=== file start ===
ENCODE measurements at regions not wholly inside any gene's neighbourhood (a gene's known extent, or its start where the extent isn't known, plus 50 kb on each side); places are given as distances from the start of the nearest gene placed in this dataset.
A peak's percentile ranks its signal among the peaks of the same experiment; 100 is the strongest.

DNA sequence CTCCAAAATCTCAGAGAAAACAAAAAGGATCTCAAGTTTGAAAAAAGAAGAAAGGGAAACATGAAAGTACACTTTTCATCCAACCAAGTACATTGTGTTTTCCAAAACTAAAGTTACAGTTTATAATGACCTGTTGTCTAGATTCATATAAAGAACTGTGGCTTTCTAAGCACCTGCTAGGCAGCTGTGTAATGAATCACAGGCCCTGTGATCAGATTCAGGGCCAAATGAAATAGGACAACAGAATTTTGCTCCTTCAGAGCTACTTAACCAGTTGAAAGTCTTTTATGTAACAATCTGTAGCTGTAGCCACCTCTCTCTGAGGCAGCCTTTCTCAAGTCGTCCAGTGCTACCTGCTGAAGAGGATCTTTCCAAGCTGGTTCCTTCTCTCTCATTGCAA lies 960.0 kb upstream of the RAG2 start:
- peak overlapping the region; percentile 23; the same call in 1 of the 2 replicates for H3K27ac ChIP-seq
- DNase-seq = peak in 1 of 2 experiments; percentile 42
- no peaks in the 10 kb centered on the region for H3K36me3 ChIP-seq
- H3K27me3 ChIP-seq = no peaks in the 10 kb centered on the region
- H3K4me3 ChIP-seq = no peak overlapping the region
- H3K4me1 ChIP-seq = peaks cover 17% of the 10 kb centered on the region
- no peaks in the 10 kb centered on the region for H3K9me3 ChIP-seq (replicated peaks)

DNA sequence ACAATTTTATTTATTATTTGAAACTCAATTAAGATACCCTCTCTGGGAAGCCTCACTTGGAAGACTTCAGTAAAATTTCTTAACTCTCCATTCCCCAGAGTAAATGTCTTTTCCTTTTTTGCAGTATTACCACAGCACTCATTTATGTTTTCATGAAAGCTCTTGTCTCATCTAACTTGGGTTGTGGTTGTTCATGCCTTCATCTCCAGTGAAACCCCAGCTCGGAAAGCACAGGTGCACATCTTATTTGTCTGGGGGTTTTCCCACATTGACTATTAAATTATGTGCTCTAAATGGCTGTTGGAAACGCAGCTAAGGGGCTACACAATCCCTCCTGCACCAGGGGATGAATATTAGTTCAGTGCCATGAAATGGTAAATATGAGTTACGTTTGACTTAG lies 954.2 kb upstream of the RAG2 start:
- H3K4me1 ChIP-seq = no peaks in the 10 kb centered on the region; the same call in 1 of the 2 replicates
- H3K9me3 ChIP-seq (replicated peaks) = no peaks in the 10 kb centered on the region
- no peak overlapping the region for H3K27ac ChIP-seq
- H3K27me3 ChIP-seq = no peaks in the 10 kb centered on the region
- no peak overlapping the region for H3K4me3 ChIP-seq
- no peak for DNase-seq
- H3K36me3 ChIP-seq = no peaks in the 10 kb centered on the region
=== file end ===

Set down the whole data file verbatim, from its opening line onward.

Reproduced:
ENCODE measurements at regions not wholly inside any gene's neighbourhood (a gene's known extent, or its start where the extent isn't known, plus 50 kb on each side); places are given as distances from the start of the nearest gene placed in this dataset.
A peak's percentile ranks its signal among the peaks of the same experiment; 100 is the strongest.

DNA sequence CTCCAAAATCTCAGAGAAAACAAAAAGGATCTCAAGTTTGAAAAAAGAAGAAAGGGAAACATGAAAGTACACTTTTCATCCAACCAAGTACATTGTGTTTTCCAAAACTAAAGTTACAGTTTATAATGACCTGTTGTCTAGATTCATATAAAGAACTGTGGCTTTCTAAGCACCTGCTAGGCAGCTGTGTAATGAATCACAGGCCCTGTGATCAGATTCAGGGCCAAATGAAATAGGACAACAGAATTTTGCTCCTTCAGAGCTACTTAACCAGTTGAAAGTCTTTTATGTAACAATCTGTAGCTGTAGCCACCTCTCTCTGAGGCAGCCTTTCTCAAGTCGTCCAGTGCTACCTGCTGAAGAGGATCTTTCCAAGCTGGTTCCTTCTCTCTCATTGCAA lies 960.0 kb upstream of the RAG2 start:
- peak overlapping the region; percentile 23; the same call in 1 of the 2 replicates for H3K27ac ChIP-seq
- DNase-seq = peak in 1 of 2 experiments; percentile 42
- no peaks in the 10 kb centered on the region for H3K36me3 ChIP-seq
- H3K27me3 ChIP-seq = no peaks in the 10 kb centered on the region
- H3K4me3 ChIP-seq = no peak overlapping the region
- H3K4me1 ChIP-seq = peaks cover 17% of the 10 kb centered on the region
- no peaks in the 10 kb centered on the region for H3K9me3 ChIP-seq (replicated peaks)

DNA sequence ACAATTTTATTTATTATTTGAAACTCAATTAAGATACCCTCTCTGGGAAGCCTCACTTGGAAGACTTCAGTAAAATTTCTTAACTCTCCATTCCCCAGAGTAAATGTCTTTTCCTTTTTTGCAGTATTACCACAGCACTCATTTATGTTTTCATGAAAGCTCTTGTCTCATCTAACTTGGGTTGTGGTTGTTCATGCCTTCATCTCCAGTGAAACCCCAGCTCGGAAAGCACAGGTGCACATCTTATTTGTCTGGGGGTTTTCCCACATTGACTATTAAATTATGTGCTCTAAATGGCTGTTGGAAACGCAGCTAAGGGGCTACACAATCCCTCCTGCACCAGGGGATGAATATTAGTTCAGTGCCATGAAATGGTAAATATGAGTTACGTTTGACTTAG lies 954.2 kb upstream of the RAG2 start:
- H3K4me1 ChIP-seq = no peaks in the 10 kb centered on the region; the same call in 1 of the 2 replicates
- H3K9me3 ChIP-seq (replicated peaks) = no peaks in the 10 kb centered on the region
- no peak overlapping the region for H3K27ac ChIP-seq
- H3K27me3 ChIP-seq = no peaks in the 10 kb centered on the region
- no peak overlapping the region for H3K4me3 ChIP-seq
- no peak for DNase-seq
- H3K36me3 ChIP-seq = no peaks in the 10 kb centered on the region